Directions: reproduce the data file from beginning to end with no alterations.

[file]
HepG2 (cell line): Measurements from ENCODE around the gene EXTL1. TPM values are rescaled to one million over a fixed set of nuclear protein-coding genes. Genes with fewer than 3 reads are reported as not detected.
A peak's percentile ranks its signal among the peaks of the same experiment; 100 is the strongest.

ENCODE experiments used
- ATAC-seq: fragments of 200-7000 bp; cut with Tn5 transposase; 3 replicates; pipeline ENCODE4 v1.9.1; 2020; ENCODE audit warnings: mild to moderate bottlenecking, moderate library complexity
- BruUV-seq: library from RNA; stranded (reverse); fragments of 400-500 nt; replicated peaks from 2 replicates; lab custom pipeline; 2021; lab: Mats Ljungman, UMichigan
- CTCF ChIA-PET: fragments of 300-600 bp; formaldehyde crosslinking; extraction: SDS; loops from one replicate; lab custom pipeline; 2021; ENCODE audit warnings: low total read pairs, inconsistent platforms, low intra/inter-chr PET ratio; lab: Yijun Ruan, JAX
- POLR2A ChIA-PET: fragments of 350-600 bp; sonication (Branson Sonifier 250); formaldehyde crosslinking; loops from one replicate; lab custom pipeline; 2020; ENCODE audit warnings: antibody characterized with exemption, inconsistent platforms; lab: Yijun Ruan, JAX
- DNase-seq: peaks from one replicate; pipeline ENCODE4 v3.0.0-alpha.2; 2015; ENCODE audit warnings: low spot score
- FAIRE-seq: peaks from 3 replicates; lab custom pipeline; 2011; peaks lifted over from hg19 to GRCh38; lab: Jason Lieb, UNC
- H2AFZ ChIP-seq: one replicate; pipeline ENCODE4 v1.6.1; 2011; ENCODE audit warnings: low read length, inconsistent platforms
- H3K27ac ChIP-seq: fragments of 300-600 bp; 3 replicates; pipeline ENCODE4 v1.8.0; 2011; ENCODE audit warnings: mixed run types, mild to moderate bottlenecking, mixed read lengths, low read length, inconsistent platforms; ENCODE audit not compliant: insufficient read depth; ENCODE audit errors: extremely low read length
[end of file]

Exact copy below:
HepG2 (cell line): Measurements from ENCODE around the gene EXTL1. TPM values are rescaled to one million over a fixed set of nuclear protein-coding genes. Genes with fewer than 3 reads are reported as not detected.
A peak's percentile ranks its signal among the peaks of the same experiment; 100 is the strongest.

ENCODE experiments used
- ATAC-seq: fragments of 200-7000 bp; cut with Tn5 transposase; 3 replicates; pipeline ENCODE4 v1.9.1; 2020; ENCODE audit warnings: mild to moderate bottlenecking, moderate library complexity
- BruUV-seq: library from RNA; stranded (reverse); fragments of 400-500 nt; replicated peaks from 2 replicates; lab custom pipeline; 2021; lab: Mats Ljungman, UMichigan
- CTCF ChIA-PET: fragments of 300-600 bp; formaldehyde crosslinking; extraction: SDS; loops from one replicate; lab custom pipeline; 2021; ENCODE audit warnings: low total read pairs, inconsistent platforms, low intra/inter-chr PET ratio; lab: Yijun Ruan, JAX
- POLR2A ChIA-PET: fragments of 350-600 bp; sonication (Branson Sonifier 250); formaldehyde crosslinking; loops from one replicate; lab custom pipeline; 2020; ENCODE audit warnings: antibody characterized with exemption, inconsistent platforms; lab: Yijun Ruan, JAX
- DNase-seq: peaks from one replicate; pipeline ENCODE4 v3.0.0-alpha.2; 2015; ENCODE audit warnings: low spot score
- FAIRE-seq: peaks from 3 replicates; lab custom pipeline; 2011; peaks lifted over from hg19 to GRCh38; lab: Jason Lieb, UNC
- H2AFZ ChIP-seq: one replicate; pipeline ENCODE4 v1.6.1; 2011; ENCODE audit warnings: low read length, inconsistent platforms
- H3K27ac ChIP-seq: fragments of 300-600 bp; 3 replicates; pipeline ENCODE4 v1.8.0; 2011; ENCODE audit warnings: mixed run types, mild to moderate bottlenecking, mixed read lengths, low read length, inconsistent platforms; ENCODE audit not compliant: insufficient read depth; ENCODE audit errors: extremely low read length